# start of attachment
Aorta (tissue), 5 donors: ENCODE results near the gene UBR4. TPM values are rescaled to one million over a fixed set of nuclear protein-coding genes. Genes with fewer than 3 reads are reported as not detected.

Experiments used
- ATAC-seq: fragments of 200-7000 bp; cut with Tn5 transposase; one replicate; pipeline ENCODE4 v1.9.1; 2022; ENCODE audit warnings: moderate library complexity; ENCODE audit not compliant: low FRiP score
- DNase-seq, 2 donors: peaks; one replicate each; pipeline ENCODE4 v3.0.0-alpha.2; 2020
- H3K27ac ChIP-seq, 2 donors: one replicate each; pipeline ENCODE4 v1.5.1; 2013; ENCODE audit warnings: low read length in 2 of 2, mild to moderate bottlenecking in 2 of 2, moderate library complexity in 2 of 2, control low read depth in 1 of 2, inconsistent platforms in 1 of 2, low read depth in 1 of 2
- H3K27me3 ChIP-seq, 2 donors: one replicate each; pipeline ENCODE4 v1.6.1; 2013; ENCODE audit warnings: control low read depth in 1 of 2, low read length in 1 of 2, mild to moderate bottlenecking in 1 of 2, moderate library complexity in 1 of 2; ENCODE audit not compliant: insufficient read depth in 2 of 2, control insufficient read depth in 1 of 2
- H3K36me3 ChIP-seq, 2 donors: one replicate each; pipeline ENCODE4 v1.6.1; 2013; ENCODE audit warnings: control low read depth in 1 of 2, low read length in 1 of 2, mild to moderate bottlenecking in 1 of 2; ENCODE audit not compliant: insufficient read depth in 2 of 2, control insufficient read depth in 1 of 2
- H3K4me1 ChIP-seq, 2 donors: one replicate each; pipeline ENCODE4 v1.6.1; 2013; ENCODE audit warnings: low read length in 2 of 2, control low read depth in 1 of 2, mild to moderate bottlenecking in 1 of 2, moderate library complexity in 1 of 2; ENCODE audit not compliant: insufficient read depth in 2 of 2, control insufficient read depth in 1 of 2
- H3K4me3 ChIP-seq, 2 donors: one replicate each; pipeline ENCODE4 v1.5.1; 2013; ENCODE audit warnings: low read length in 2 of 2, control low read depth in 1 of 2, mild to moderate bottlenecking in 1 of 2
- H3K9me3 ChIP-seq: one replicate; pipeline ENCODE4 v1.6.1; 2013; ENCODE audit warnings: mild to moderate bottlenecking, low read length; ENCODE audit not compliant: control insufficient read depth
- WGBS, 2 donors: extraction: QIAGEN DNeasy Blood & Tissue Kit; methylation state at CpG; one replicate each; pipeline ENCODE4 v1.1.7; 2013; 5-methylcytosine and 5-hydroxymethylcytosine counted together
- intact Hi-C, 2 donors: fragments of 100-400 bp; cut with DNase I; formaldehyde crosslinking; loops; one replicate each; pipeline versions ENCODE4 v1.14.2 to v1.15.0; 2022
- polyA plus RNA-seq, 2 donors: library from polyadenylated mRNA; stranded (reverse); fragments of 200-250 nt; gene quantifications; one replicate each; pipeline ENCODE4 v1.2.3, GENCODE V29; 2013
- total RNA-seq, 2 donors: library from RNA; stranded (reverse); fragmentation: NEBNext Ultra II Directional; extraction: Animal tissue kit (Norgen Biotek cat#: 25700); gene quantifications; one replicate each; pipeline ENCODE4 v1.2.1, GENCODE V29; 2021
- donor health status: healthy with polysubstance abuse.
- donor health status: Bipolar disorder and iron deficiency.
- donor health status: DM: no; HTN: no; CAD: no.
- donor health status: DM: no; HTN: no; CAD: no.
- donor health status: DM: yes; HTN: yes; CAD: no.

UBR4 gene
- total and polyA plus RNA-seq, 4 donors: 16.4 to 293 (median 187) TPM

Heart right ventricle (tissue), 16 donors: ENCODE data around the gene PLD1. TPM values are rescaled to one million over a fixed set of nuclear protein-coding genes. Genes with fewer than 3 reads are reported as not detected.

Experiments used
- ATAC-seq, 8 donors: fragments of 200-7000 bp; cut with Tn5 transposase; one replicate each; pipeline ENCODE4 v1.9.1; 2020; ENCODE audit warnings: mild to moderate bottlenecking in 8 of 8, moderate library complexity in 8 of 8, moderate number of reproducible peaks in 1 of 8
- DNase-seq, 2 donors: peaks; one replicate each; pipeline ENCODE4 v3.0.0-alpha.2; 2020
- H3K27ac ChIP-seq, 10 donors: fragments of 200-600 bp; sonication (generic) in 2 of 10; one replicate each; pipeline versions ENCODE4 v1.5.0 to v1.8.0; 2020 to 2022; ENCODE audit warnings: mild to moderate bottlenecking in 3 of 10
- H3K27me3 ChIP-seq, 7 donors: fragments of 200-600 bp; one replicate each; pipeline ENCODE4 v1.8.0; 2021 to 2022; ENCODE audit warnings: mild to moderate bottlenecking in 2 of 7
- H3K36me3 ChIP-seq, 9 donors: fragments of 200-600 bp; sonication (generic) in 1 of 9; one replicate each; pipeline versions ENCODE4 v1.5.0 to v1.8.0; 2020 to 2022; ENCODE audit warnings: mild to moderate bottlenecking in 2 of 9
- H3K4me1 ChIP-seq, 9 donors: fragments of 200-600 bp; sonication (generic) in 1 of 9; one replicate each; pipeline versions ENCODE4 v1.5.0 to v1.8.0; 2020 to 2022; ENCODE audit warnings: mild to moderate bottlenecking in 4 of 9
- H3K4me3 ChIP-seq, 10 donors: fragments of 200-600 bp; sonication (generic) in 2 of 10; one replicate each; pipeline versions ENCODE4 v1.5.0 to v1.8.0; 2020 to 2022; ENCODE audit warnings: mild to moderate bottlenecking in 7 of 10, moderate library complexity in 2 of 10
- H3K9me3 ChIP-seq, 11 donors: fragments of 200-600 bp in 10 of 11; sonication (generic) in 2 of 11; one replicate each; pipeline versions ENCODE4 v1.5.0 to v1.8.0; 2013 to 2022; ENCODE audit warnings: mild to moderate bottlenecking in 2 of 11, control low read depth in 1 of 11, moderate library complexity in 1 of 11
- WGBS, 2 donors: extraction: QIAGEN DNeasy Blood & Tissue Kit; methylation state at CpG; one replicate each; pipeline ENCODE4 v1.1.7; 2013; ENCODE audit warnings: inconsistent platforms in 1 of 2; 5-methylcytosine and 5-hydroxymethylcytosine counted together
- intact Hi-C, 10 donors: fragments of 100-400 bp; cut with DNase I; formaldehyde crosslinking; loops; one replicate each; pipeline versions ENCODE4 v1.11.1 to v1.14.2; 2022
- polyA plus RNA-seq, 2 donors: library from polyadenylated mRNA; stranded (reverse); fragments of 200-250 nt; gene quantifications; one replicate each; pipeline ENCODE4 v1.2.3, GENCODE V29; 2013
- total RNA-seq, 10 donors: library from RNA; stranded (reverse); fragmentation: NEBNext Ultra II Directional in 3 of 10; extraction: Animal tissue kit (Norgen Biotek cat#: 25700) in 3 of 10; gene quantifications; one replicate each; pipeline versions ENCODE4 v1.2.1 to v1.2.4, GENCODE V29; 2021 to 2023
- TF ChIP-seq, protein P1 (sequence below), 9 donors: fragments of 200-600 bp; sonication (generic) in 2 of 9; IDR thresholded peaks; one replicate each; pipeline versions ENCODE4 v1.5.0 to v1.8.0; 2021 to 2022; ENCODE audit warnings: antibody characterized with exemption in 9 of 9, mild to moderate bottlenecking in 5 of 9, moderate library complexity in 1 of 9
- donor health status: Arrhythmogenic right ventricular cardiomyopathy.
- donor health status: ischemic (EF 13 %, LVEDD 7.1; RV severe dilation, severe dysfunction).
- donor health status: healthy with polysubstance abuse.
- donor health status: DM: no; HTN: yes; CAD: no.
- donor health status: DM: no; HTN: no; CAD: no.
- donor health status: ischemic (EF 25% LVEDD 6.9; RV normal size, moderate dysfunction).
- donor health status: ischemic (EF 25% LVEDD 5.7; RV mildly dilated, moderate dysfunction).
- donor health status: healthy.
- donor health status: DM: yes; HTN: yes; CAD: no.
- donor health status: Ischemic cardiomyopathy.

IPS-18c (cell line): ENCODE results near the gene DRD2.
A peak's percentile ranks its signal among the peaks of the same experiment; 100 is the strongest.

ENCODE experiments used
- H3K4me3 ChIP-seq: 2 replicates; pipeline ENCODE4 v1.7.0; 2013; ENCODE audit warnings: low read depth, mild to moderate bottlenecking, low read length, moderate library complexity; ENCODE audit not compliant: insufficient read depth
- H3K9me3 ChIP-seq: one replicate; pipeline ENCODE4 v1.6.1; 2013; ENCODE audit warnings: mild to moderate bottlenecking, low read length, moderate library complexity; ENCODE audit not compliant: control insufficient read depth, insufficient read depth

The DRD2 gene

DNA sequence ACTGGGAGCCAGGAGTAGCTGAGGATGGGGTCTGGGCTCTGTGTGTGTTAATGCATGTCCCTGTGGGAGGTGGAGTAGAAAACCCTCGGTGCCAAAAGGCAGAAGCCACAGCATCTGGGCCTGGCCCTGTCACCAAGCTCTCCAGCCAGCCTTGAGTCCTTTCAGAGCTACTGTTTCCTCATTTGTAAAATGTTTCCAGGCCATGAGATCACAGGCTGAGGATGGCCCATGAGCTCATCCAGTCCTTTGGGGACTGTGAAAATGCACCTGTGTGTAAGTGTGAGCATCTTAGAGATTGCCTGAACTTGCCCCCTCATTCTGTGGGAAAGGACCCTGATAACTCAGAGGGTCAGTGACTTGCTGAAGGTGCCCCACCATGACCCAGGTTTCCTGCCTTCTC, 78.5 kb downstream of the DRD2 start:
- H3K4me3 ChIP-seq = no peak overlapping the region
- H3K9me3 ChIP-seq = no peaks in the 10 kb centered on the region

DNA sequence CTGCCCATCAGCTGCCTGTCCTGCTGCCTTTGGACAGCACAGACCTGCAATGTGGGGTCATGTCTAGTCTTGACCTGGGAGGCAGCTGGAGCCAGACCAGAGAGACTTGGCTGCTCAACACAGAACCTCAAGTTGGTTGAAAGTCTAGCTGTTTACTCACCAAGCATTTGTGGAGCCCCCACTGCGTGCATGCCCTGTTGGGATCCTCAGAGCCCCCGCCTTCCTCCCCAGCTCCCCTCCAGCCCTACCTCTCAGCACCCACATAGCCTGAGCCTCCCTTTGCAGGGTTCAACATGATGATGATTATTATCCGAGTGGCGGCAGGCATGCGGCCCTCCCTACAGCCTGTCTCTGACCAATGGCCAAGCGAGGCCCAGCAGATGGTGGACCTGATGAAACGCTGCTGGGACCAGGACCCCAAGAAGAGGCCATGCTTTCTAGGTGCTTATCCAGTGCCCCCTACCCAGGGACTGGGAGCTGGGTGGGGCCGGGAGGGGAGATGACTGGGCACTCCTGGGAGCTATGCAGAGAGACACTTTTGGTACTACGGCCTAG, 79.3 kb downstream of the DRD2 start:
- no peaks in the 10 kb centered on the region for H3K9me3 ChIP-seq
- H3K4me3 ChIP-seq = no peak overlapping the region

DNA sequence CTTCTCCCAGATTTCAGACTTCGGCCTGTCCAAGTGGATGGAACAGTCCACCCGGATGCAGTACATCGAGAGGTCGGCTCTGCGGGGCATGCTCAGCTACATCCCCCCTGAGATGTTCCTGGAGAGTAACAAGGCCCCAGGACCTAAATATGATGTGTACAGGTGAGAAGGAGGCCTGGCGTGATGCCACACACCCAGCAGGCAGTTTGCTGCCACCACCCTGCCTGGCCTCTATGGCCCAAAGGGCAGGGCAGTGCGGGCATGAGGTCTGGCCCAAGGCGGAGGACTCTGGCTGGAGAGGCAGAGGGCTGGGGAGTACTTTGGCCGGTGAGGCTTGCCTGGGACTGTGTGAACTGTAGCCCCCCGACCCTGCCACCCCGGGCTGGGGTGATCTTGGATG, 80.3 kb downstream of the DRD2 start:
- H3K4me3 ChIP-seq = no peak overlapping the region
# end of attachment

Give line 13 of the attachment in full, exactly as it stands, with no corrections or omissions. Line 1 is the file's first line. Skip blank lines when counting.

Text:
- polyA plus RNA-seq, 2 donors: library from polyadenylated mRNA; stranded (reverse); fragments of 200-250 nt; gene quantifications; one replicate each; pipeline ENCODE4 v1.2.3, GENCODE V29; 2013